Who Should Be Your Life Insurance Beneficiary?


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Beneficiaries for life insurance

Choosing the right beneficiaries for your life insurance policy is an important decision, as naming beneficiaries is the only way to ensure you control who (or what) will receive the death benefit payout when you pass away. 

Who you should select as your beneficiary depends on your financial and familial situation as well as your state laws. There are no rules for naming a recipient, but who you choose will have specific implications. 

Do You Need a Life Insurance Beneficiary?

No, most insurance companies don’t require you to name a beneficiary for your death benefits. However, if you do not name a specific life insurance beneficiary, the proceeds will go to your estate. If you don’t have a will, your estate (including your life insurance payout) will go into probate. 

The probate process can be a lengthy, expensive process, and there’s no guarantee your loved ones will receive any of the money from your insurer. To ensure the people you intend to support financially, name primary and contingent beneficiaries.


If you live in a state with community property laws, your spouse must give consent to any beneficiary named on your life insurance policy.

Who Can Be Your Beneficiary?

You have several options when it comes to naming beneficiaries for your life insurance policy:

  • Your spouse: Naming your husband, wife, or domestic partner as the primary beneficiary is common. This ensures your spouse has money to cover expenses if you die.
  • Your children: Adult and minor children are often chosen as beneficiaries; however, insurance companies can give death benefits directly to minor children. You may need to establish a trust.
  • Other family members: Parents, siblings, or relatives can be life insurance beneficiaries if you’re unmarried or a single parent.
  • Your friends: You can designate a close friend, especially if you don’t have immediate family.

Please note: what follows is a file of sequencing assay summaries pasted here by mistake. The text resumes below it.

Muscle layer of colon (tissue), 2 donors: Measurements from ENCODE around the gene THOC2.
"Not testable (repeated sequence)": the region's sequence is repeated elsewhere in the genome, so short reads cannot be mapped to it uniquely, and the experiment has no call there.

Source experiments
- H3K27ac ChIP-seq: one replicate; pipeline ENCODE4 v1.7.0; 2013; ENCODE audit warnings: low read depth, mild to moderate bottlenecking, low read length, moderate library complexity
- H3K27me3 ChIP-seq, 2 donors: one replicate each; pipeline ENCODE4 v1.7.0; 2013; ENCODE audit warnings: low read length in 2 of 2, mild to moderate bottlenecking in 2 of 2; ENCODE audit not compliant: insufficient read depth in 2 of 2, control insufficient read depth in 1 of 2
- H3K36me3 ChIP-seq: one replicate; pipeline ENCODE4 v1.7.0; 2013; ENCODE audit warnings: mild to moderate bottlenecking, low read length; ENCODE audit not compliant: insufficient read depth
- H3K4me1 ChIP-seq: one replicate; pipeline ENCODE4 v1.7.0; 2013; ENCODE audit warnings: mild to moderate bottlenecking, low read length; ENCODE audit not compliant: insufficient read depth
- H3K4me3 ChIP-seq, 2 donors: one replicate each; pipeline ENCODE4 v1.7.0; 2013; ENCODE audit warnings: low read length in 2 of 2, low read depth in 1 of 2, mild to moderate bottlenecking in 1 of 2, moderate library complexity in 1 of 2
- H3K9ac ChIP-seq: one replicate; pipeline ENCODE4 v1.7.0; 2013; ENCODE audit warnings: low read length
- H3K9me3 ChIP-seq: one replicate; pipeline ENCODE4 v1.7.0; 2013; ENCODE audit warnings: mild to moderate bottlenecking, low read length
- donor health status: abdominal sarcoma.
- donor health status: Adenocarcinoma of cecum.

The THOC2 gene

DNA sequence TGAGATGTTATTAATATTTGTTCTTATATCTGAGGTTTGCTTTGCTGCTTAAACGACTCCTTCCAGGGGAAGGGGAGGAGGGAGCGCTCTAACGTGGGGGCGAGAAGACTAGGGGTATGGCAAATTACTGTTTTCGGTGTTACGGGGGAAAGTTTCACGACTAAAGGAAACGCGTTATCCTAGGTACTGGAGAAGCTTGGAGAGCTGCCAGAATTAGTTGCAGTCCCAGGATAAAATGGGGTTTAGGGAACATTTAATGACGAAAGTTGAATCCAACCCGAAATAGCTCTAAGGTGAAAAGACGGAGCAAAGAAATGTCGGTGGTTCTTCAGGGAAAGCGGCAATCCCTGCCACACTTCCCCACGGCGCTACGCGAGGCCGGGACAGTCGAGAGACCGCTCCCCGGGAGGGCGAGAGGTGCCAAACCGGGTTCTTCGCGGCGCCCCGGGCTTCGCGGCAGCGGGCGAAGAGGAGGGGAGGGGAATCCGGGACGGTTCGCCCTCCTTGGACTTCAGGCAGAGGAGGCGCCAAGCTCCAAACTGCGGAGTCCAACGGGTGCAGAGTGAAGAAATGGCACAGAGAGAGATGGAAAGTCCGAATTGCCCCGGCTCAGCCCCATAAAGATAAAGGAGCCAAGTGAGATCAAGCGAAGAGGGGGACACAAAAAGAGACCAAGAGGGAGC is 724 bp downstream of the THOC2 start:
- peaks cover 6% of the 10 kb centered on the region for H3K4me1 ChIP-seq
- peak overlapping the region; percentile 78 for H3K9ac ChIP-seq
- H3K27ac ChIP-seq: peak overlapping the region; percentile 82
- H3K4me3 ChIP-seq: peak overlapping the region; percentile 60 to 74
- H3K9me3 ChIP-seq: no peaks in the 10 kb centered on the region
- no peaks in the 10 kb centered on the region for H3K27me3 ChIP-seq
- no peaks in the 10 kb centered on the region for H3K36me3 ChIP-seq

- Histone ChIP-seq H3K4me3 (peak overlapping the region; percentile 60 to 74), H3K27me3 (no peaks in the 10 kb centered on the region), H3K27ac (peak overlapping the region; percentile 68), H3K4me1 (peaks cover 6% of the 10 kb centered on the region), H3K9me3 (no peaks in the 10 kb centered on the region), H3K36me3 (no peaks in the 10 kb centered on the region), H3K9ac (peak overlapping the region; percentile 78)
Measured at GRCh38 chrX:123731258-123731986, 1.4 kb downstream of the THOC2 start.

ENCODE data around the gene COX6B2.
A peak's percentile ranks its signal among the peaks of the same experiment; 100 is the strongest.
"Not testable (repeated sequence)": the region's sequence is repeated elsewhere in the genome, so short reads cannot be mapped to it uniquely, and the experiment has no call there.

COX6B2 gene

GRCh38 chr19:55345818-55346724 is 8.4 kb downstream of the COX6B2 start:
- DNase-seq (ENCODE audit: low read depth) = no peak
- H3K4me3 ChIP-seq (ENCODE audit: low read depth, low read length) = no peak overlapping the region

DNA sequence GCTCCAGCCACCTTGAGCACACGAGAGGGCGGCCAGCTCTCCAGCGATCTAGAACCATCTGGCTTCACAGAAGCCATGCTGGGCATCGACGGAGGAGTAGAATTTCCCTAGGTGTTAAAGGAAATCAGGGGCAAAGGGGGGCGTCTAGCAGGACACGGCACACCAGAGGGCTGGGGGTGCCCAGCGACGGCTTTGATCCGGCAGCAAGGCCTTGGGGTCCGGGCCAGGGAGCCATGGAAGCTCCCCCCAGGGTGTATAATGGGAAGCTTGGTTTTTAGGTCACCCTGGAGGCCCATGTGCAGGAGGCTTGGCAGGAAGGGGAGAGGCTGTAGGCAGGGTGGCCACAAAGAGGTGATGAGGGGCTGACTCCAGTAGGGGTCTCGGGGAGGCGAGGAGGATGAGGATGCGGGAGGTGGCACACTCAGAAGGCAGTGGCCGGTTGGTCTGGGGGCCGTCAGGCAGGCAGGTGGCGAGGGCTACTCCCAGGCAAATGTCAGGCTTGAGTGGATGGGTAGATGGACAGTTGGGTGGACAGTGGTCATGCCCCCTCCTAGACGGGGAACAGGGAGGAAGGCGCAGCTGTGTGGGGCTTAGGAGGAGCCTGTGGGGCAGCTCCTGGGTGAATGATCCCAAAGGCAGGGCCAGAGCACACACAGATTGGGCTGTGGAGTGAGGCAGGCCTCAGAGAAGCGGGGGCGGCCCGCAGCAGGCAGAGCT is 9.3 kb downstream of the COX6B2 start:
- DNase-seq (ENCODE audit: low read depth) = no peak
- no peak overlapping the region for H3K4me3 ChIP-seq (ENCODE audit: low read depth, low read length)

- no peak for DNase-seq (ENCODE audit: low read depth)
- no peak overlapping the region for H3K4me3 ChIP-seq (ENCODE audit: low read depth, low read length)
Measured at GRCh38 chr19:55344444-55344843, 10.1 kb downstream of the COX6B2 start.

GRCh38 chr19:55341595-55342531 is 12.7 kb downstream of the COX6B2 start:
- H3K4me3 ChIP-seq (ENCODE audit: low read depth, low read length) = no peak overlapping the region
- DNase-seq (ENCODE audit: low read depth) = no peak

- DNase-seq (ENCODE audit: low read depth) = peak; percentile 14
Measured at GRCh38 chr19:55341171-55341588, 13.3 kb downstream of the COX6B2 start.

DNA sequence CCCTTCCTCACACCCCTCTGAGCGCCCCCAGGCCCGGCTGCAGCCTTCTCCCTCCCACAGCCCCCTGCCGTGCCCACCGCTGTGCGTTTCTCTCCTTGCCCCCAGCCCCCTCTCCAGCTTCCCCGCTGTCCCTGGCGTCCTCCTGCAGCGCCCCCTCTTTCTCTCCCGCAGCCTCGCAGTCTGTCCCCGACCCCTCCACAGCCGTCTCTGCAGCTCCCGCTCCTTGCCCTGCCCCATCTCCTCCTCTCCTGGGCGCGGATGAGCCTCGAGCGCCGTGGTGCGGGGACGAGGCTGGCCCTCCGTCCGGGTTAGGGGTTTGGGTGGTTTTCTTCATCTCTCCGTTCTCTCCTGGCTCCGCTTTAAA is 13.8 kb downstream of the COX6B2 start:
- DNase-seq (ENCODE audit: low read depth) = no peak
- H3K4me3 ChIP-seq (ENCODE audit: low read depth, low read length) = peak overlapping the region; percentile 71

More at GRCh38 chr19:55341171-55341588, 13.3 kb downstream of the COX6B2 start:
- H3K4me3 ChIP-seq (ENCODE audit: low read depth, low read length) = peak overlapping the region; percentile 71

• Organizations: Charities, churches, and nonprofits. You can also designate a legal entity like your company as a beneficiary.
  • Your estate: Remember to consider the estate tax and inheritance implications.

Who you name as the recipient of your death benefits depends on your situation. Should your spouse be your life insurance beneficiary if you have children? This makes sense for many families as the surviving spouse can continue to provide for the children and pay the mortgage and other expenses.

If you’re single with no kids, your life insurance beneficiary may be a parent or another beloved family member.

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Children as Life Insurance Beneficiaries

You can list children as your life insurance beneficiaries, but they must be 18 or 21 (depending on your state) to receive the benefits. Naming an adult child is straightforward, but for minor children, you’ll need to set up a trust for the minor and name the trust as the beneficiary. Alternatively, you can name a legal guardian to receive payouts on behalf of minors. A financial advisor can help you decide what’s best for your family.

However, many wrestle with naming their spouse or their children as beneficiaries. Having your spouse as the sole beneficiary is often the simplest option, but it also grants them full control of the proceeds, and there is no guarantee the funds will be used for the children if they are considered minors. 

If you name multiple beneficiaries—such as your spouse and your children—you can choose how much of the payout each party receives. For example, you might allocate 40% to your spouse, 30% to one child and 30% to your other child. 

Considerations for Naming Your Beneficiaries

When naming a beneficiary, consider whether to list them as a primary or contingent beneficiary:

  • Primary life insurance beneficiaries are your first choice for receiving the benefits if you die. 
  • Contingent life insurance beneficiaries, also called secondary beneficiaries, are second in line to receive the death benefit if the primary beneficiary dies before you do.

There are also two life insurance beneficiary designations for primary and conditional beneficiaries:

  • Revocable beneficiaries can be changed by the policyholder at any time prior to the policyholder’s death.
  • Irrevocable beneficiaries cannot be changed by the policyholder without the beneficiary’s consent.

If you opt to name an irrevocable beneficiary, do so wisely, as it can be hard to reverse. These types of beneficiaries are not as common, but they can protect the beneficiary legally from being removed without their knowledge.

Said another way, this designation can help ensure the death benefit reaches a specific person, like a child or a former spouse following a divorce.

Changing, Adding and Removing Beneficiaries

You can add, change, or remove life insurance beneficiaries at any time. Common scenarios include:

  • Getting married or divorced
  • Having a child
  • Following the death of your current beneficiary
  • Experiencing a change in financial status (for you or your beneficiary)

Regardless of who you choose to receive your life insurance payout, make sure they know who to file a life insurance claim. Give them access to all the necessary documentation to file the claim and discuss these documents with your family ahead of time. 

Bottom Line

Choosing the right life insurance beneficiaries helps support the people you leave behind financially. Designating the correct beneficiaries also helps avoid legal issues and ensures a timely payout.

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